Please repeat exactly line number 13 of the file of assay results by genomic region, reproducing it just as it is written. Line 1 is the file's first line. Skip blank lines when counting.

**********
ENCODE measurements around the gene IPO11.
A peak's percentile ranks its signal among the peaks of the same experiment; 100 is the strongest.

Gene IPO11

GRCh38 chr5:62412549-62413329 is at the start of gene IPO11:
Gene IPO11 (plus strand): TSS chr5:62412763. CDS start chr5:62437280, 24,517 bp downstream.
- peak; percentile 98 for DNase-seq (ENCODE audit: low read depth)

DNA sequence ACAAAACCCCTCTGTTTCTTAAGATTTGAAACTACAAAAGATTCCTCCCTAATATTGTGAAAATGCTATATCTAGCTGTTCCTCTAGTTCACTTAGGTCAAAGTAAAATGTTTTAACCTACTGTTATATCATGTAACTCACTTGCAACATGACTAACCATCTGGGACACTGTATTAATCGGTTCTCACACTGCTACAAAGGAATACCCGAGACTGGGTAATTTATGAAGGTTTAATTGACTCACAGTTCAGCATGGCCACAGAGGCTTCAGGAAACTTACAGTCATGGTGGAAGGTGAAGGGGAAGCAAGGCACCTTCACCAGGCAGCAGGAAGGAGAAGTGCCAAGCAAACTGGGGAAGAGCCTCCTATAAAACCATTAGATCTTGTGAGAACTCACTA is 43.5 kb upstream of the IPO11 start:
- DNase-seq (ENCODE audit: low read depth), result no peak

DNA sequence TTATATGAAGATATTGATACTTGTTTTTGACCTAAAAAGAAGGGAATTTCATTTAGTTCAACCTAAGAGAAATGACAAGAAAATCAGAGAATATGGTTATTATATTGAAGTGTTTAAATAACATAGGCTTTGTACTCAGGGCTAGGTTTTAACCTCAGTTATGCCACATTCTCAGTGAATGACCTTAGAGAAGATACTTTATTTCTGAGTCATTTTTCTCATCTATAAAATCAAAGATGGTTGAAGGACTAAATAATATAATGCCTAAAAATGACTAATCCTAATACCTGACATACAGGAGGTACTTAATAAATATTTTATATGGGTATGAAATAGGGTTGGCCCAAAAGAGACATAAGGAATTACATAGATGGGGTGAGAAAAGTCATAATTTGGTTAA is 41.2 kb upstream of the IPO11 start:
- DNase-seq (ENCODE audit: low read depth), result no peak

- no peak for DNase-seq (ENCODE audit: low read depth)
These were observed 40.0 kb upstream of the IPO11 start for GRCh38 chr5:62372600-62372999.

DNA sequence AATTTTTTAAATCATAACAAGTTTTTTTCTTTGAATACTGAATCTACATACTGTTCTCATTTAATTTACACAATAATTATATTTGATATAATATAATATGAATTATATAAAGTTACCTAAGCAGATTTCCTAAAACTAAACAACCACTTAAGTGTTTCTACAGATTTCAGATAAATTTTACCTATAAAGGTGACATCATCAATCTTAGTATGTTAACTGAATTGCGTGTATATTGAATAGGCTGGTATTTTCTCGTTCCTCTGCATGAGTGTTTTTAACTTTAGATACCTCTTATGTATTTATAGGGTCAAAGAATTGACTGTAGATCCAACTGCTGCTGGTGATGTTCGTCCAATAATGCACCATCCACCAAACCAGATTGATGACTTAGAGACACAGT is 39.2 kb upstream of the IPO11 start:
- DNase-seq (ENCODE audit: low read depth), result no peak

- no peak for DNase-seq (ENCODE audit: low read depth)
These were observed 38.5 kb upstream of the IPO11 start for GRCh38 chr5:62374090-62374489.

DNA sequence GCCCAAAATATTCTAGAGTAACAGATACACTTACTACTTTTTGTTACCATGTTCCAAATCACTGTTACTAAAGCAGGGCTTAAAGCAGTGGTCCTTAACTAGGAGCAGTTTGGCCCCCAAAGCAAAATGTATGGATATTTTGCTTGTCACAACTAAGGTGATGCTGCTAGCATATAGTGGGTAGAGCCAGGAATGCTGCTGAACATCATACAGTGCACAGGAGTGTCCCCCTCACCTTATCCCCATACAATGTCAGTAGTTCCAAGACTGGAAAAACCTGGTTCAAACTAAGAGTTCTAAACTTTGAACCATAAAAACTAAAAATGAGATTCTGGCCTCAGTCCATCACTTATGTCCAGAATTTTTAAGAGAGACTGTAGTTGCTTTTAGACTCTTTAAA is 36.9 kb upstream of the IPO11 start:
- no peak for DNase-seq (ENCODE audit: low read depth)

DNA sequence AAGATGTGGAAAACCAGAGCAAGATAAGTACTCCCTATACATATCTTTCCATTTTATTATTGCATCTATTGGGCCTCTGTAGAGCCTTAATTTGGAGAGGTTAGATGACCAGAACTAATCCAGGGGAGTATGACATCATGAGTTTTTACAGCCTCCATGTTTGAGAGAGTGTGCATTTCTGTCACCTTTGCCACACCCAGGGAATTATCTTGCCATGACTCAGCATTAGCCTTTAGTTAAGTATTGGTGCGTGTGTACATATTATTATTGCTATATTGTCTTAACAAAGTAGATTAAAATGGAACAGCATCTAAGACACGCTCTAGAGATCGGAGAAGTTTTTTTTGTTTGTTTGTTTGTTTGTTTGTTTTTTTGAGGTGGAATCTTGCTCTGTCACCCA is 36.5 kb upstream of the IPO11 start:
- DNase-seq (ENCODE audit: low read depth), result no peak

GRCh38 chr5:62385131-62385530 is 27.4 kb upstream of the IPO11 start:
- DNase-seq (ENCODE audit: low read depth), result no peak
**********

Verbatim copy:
DNA sequence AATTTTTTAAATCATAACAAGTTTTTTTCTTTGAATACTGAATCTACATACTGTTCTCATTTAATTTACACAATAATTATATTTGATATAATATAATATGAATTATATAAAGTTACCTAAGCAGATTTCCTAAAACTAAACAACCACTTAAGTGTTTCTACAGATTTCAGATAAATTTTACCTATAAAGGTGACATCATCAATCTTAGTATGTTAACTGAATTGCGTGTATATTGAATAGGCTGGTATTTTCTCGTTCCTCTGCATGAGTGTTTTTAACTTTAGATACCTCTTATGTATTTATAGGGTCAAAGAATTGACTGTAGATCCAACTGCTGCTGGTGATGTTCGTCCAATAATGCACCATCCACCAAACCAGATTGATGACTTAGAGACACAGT is 39.2 kb upstream of the IPO11 start: